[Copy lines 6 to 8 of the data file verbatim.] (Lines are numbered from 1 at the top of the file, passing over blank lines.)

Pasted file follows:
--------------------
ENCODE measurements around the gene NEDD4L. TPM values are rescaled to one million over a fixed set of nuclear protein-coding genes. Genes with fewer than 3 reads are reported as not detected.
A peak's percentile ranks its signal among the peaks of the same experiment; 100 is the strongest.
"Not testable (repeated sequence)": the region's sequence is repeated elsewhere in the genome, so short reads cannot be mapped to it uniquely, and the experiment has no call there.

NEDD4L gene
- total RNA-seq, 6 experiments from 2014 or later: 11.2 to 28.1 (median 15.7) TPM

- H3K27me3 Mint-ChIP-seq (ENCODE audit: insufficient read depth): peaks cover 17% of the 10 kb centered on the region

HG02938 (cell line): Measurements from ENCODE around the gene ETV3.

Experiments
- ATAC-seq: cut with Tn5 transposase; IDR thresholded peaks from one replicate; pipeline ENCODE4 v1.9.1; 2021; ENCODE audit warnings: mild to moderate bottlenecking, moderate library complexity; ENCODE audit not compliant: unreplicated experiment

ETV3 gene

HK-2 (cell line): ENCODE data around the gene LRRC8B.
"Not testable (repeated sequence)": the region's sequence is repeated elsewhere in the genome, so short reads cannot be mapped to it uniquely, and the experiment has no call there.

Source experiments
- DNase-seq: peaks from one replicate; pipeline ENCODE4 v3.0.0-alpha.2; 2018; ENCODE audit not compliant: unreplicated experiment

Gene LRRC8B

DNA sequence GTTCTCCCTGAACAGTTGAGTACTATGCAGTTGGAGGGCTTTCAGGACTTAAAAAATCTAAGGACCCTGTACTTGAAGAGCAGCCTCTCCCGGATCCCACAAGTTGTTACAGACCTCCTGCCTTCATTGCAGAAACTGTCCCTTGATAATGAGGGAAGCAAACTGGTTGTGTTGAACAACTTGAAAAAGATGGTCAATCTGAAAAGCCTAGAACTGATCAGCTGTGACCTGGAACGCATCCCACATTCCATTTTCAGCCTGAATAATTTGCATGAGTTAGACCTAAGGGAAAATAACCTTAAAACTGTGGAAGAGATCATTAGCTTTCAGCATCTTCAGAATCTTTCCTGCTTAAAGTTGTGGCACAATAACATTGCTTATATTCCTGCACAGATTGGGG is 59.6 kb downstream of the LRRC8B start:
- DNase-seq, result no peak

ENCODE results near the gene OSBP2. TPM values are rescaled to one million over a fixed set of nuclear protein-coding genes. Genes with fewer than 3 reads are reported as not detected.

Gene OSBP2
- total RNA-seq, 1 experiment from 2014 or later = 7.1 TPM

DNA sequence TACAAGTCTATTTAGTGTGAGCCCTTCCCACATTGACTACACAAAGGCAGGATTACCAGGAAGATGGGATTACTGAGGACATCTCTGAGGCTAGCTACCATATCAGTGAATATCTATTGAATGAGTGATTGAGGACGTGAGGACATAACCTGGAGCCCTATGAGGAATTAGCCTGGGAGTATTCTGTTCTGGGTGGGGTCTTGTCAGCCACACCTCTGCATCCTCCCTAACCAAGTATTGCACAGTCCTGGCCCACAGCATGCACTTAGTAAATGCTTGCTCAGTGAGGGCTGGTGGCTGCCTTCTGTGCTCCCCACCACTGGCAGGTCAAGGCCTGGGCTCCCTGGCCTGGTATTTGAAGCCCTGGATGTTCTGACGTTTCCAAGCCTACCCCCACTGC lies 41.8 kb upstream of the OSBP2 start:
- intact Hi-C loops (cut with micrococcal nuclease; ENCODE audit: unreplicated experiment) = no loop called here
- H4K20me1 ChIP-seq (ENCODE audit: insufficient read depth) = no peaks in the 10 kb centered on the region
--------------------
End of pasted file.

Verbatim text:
- H3K27me3 Mint-ChIP-seq (ENCODE audit: insufficient read depth): peaks cover 17% of the 10 kb centered on the region

HG02938 (cell line): Measurements from ENCODE around the gene ETV3.

Experiments